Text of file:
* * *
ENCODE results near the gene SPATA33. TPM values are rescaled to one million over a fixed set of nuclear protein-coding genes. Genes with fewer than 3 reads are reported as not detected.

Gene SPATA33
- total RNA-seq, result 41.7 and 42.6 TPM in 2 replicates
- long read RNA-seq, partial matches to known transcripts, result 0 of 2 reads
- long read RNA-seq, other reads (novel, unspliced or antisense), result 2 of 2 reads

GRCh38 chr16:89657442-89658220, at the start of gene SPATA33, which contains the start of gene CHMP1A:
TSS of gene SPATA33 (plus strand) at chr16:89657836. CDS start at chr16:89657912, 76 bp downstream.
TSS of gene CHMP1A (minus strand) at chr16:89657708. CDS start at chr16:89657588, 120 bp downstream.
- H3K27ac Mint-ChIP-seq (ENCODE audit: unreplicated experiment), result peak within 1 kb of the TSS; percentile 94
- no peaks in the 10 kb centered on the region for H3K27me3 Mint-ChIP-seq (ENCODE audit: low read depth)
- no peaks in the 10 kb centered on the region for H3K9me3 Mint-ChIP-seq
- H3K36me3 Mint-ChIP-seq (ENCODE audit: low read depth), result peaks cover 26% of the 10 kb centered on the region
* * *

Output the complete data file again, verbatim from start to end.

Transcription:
ENCODE results near the gene SPATA33. TPM values are rescaled to one million over a fixed set of nuclear protein-coding genes. Genes with fewer than 3 reads are reported as not detected.

Gene SPATA33
- total RNA-seq, result 41.7 and 42.6 TPM in 2 replicates
- long read RNA-seq, partial matches to known transcripts, result 0 of 2 reads
- long read RNA-seq, other reads (novel, unspliced or antisense), result 2 of 2 reads

GRCh38 chr16:89657442-89658220, at the start of gene SPATA33, which contains the start of gene CHMP1A:
TSS of gene SPATA33 (plus strand) at chr16:89657836. CDS start at chr16:89657912, 76 bp downstream.
TSS of gene CHMP1A (minus strand) at chr16:89657708. CDS start at chr16:89657588, 120 bp downstream.
- H3K27ac Mint-ChIP-seq (ENCODE audit: unreplicated experiment), result peak within 1 kb of the TSS; percentile 94
- no peaks in the 10 kb centered on the region for H3K27me3 Mint-ChIP-seq (ENCODE audit: low read depth)
- no peaks in the 10 kb centered on the region for H3K9me3 Mint-ChIP-seq
- H3K36me3 Mint-ChIP-seq (ENCODE audit: low read depth), result peaks cover 26% of the 10 kb centered on the region